Goodenough College, Bloomsbury, London

Architect Sir Herbert Baker, his partner Alexander T. Scott, and their successor Vernon Helbing
Date Built
1935 - 1963
Guilford Street
Goodenough College was incorporated in 1930 by a group of prominent Londoners, including Frederick Goodeough, the Chairman of Barclays Bank. The idea was to provide able young men from the Dominions and Colonies, who may go on to be future leaders, with a collegiate life in London that mirrored the Oxford & Cambridge experience.  The plan was to locate it in Bloomsbury and an island site was found between Guilford Street and Mecklenburgh Square.  Initially, the college was accommodated in old houses on the site but in 1935 work began on the building we see today.  It spans all four sides of the island site with a large central courtyard.  It took almost 30 years to build in three stages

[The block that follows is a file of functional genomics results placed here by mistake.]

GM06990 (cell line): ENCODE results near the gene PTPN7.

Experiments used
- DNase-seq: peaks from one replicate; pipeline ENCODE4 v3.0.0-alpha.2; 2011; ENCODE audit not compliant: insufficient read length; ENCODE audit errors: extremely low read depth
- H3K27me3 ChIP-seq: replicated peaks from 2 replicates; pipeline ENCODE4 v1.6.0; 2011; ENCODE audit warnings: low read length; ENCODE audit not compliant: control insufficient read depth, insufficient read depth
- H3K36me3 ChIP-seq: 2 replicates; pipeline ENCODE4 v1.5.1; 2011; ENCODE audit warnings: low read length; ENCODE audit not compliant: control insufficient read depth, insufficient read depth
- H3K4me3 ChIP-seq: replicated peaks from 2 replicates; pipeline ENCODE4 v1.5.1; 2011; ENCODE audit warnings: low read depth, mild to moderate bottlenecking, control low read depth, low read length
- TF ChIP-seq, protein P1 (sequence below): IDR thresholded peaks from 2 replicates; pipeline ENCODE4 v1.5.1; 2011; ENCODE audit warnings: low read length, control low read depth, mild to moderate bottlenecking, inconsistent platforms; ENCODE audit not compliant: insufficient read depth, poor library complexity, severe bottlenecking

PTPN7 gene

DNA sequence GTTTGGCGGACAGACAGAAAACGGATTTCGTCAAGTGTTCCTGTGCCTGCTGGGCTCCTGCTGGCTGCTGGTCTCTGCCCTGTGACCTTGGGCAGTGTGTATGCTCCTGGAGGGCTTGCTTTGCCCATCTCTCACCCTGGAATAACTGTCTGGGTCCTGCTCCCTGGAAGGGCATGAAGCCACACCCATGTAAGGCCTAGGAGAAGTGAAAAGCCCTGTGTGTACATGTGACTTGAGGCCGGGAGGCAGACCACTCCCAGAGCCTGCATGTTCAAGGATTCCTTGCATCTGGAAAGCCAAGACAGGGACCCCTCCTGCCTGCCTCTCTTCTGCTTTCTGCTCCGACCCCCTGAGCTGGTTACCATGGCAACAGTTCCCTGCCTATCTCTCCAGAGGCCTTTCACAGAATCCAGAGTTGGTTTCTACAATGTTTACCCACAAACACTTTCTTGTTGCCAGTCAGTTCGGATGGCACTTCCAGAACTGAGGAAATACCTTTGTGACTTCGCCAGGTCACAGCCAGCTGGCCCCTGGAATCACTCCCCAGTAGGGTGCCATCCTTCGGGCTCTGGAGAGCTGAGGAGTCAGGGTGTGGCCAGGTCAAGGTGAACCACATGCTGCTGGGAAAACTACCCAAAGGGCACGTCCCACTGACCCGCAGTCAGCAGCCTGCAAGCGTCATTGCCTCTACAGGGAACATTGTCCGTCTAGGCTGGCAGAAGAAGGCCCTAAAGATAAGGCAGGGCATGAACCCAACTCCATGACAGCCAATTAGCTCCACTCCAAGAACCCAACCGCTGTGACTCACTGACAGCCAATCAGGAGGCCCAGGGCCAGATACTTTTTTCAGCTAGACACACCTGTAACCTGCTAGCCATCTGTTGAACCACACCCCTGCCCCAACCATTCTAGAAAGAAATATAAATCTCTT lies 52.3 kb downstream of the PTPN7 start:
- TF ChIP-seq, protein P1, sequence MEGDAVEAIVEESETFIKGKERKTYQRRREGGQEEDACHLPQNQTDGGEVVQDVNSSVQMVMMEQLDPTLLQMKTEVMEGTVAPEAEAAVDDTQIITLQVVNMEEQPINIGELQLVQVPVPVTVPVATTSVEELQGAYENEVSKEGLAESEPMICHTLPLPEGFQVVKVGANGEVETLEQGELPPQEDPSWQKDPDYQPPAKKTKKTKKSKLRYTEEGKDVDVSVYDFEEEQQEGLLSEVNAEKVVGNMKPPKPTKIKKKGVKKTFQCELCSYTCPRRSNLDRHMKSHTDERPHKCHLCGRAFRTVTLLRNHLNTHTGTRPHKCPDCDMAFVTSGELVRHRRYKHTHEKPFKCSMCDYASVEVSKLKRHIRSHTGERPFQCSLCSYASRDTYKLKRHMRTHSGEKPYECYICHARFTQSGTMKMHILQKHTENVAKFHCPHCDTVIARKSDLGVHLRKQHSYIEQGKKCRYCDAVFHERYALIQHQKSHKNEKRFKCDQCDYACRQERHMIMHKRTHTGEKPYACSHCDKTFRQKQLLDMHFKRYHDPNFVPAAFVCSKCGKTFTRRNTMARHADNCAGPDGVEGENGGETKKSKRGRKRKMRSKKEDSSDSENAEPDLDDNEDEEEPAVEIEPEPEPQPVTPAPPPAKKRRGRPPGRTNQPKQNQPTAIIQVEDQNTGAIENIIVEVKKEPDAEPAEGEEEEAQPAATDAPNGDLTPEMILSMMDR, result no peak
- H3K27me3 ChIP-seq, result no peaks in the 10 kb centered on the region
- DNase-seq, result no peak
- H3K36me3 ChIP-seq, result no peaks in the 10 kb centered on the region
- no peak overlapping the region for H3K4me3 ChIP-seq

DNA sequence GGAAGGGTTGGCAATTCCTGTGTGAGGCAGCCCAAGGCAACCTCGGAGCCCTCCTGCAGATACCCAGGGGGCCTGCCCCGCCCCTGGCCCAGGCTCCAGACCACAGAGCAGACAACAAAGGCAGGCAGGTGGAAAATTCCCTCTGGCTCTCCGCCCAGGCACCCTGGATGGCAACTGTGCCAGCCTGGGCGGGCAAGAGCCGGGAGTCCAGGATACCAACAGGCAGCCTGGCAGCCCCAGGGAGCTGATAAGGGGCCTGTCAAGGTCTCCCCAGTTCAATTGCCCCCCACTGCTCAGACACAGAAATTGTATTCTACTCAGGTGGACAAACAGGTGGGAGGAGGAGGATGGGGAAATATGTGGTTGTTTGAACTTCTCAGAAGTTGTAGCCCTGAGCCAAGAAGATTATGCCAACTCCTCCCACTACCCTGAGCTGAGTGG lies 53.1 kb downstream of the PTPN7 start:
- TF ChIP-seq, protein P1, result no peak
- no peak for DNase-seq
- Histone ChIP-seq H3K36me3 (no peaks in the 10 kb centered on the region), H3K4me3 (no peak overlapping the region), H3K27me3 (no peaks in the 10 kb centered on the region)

Stage One saw the construction of the south-east corner that included the Great Hall, the Charles Parsons Library, common-rooms and the Guilford Street Entrance. (below)

Stage Two was built between 1948–53. It created the rest of the south wing, the west wing and the north-west corner. Alexander Scott was the architect and he continued much in Sir Herbert Baker’s style.

The final stage between 1961 and 1963 saw the addition of the North Wing along with the north-east corner.

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